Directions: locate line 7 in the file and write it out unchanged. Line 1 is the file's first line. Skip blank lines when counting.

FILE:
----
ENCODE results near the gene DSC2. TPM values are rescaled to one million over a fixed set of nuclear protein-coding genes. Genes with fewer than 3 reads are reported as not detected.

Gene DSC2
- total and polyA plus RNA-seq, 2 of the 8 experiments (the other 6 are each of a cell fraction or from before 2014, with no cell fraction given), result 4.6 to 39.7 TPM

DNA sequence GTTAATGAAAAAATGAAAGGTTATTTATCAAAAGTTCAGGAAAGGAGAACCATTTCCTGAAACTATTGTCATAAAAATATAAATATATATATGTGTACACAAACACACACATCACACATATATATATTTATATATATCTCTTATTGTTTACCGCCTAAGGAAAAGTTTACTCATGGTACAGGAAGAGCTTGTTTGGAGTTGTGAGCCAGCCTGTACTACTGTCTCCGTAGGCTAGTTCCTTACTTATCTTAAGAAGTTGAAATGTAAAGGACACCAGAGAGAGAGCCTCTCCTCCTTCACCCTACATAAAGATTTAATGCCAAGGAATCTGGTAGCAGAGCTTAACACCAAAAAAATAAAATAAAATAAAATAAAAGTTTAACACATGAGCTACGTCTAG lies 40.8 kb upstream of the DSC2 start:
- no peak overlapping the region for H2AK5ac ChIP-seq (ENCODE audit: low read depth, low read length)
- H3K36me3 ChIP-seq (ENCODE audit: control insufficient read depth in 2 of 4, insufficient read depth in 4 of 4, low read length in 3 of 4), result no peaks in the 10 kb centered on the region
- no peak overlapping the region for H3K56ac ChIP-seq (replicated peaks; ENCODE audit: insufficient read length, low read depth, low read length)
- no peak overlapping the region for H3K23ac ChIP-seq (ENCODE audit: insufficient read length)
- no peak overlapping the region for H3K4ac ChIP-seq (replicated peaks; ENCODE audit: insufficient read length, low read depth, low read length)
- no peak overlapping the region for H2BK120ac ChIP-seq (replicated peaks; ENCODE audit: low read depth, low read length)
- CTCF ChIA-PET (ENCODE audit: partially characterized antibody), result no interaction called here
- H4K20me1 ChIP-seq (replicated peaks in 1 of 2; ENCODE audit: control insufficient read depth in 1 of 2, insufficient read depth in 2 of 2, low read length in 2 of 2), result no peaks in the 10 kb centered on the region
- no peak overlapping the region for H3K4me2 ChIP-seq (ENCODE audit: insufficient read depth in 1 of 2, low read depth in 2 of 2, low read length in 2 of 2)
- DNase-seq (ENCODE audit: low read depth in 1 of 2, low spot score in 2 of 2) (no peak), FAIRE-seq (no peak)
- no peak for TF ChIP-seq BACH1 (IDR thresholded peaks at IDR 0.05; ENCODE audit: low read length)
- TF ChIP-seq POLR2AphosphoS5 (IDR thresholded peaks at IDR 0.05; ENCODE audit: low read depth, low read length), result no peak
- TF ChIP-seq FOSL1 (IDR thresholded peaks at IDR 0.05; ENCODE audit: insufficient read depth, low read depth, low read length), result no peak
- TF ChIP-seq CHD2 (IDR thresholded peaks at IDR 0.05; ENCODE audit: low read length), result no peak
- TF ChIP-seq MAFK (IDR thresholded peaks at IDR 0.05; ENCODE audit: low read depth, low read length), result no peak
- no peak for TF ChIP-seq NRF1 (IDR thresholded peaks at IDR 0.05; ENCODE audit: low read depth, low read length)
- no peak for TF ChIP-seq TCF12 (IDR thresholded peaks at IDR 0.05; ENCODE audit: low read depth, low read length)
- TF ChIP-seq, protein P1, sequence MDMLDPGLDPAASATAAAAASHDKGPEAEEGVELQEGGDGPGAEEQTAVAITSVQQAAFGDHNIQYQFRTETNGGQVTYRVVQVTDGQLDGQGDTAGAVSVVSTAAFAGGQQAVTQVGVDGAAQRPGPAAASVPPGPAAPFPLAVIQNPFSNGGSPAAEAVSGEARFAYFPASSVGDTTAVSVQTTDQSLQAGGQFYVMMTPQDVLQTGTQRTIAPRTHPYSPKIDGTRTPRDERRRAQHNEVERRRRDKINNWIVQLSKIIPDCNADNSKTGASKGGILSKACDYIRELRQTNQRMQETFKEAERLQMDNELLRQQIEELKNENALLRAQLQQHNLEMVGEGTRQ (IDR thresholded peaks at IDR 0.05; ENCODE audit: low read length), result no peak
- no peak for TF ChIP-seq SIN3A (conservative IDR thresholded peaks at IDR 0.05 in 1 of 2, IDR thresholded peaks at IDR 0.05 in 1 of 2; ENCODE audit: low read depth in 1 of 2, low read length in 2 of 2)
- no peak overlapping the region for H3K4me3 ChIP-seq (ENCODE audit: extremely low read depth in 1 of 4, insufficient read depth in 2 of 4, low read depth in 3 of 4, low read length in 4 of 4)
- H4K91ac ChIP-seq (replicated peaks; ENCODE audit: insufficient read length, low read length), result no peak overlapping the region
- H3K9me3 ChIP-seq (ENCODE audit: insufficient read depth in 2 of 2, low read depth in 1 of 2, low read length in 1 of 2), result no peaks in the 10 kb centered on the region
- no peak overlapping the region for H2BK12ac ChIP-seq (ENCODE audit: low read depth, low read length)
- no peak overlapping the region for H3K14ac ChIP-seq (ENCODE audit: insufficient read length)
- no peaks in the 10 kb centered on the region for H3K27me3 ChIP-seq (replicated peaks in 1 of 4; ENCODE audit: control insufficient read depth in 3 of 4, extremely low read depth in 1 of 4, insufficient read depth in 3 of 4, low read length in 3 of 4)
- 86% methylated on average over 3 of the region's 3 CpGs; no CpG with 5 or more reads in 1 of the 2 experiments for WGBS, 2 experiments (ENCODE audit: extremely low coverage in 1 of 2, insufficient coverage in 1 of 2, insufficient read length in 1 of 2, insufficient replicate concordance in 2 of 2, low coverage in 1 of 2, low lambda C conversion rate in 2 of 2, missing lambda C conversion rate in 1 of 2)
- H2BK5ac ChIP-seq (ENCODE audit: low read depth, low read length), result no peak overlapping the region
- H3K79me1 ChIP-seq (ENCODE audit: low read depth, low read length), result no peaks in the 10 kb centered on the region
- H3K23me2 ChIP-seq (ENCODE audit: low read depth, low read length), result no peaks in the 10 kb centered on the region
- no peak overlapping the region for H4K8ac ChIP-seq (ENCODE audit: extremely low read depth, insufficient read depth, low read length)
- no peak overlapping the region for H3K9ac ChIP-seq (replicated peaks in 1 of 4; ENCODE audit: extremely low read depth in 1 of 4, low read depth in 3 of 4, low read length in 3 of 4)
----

- no peak overlapping the region for H3K56ac ChIP-seq (replicated peaks; ENCODE audit: insufficient read length, low read depth, low read length)